First published October 15, 2019 - More info
Background: Proteinuria is considered as an unfavorable clinical condition that accelerates renal and cardiovascular disease. However, it is not clear if all forms of proteinuria are damaging. Mutations in CUBN cause Imerslund-Gräsbeck syndrome (IGS) featured by intestinal malabsorption of vitamin B12 and in some cases proteinuria. CUBN encodes for cubilin, an intestinal and proximal tubular uptake receptor containing 27 CUB domains for ligand binding.
Methods: We used next-generation sequencing for renal disease genes to genotype cohorts of patients with suspected hereditary renal disease and chronic proteinuria. CUBN variants were analyzed using bioinformatics, structural modeling and epidemiological methods.
Results: We identified 39 patients, in whom biallelic pathogenic variants in the CUBN gene are associated with chronic isolated proteinuria with childhood onset. Since the proteinuria displayed a high proportion of albuminuria, glomerular diseases such as steroid-resistant nephrotic syndrome or Alport syndrome were often the primary clinical diagnosis, motivating renal biopsies and proteinuria-lowering treatments. Yet, renal function was normal in all cases. By contrast, we did not find any biallelic pathogenic CUBN variants in patients with reduced renal function or focal segmental glomerulosclerosis. Unlike the more N-terminal IGS mutations, 37 out of the 41 proteinuria-associated CUBN variants led to modifications or truncations after the vitamin B12-binding domain. Finally, we show that four C-terminal CUBN variants are associated with albuminuria and moderately increased GFR in meta-analyses of large population-based cohorts.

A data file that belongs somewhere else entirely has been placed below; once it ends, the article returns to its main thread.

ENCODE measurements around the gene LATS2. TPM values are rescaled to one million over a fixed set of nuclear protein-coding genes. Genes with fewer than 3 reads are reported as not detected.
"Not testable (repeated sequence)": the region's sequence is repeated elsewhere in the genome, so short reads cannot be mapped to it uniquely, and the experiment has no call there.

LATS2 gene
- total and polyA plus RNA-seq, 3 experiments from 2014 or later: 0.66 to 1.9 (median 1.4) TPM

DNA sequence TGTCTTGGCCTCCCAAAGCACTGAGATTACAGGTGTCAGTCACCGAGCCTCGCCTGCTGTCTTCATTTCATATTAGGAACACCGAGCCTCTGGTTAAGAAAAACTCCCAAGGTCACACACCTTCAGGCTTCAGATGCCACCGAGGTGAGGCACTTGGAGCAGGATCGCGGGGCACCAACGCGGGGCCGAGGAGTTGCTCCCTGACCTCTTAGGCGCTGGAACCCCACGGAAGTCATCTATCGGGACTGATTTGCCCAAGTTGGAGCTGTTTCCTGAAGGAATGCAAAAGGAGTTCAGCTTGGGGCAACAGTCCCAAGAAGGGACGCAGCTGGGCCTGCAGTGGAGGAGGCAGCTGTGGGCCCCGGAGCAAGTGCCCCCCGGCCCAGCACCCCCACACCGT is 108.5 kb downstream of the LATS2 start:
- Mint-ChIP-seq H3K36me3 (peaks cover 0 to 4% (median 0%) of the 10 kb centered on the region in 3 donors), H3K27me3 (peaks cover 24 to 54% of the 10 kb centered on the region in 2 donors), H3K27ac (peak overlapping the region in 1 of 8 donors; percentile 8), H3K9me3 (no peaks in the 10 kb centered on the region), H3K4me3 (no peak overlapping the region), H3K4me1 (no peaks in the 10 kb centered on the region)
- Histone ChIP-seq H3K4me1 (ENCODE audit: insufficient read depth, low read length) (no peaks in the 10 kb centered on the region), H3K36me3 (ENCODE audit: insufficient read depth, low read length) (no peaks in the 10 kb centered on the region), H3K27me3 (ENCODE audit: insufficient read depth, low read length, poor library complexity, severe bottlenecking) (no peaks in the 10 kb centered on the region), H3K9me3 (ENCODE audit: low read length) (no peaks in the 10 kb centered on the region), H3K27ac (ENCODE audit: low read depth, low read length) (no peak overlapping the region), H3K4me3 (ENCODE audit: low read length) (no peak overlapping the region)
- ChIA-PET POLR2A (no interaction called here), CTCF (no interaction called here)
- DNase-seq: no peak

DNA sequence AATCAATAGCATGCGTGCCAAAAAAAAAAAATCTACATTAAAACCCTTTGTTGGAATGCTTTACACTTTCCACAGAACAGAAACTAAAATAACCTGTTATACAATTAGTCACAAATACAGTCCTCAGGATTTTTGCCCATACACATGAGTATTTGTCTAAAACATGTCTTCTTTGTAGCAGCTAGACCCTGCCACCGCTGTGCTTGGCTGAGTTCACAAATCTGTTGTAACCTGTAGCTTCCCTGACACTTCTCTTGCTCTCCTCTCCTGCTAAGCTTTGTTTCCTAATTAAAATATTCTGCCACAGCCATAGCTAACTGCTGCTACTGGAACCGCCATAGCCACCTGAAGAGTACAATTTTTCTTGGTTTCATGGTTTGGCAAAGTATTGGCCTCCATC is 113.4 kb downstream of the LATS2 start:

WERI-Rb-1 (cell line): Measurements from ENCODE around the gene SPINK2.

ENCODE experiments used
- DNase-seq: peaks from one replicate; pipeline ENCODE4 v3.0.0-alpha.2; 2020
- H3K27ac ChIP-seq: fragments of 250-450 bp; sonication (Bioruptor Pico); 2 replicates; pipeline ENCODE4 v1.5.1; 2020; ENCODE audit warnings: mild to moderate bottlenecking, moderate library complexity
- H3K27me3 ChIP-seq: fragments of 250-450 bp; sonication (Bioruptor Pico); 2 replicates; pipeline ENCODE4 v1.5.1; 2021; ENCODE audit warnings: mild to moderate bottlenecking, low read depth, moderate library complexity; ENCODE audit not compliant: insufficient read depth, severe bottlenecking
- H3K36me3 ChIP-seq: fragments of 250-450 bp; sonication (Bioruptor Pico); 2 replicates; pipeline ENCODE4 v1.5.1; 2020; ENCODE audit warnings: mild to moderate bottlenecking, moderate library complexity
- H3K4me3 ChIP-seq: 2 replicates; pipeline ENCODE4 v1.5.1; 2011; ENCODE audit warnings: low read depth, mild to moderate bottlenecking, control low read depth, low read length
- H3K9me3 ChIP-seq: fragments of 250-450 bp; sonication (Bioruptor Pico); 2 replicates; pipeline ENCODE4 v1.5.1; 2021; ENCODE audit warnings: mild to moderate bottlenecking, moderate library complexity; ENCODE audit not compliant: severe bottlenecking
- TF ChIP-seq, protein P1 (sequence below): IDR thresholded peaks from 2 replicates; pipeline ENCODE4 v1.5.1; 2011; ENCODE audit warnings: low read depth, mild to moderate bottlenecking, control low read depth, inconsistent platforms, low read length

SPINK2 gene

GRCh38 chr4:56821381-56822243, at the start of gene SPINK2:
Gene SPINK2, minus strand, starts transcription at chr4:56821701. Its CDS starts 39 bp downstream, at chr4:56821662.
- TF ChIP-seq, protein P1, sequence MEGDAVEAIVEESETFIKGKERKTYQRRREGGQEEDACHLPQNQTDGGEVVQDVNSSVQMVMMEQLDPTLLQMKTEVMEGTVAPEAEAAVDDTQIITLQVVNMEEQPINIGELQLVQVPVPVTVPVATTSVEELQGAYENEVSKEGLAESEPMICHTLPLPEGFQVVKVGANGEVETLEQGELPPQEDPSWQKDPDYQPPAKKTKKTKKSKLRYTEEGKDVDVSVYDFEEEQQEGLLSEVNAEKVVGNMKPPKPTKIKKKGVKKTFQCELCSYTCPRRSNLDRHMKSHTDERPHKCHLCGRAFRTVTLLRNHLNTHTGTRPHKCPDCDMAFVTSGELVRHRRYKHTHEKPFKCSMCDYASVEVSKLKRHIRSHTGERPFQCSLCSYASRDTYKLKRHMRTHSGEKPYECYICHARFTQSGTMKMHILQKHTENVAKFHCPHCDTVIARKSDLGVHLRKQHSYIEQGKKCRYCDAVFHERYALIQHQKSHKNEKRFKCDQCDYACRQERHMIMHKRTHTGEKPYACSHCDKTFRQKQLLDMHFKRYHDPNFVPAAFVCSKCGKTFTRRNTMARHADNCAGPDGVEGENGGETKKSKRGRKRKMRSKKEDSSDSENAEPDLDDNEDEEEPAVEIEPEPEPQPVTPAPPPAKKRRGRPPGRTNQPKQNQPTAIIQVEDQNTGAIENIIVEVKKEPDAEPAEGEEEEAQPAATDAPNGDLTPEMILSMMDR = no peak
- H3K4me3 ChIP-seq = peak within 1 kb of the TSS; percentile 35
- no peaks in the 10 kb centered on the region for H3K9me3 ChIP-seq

Conclusions: Collectively, our data suggest an important role for the C-terminal half of cubilin in renal albumin reabsorption. Albuminuria due to reduced cubilin function could be an unexpectedly common benign condition in humans that may not require any proteinuria-lowering treatment or renal biopsies.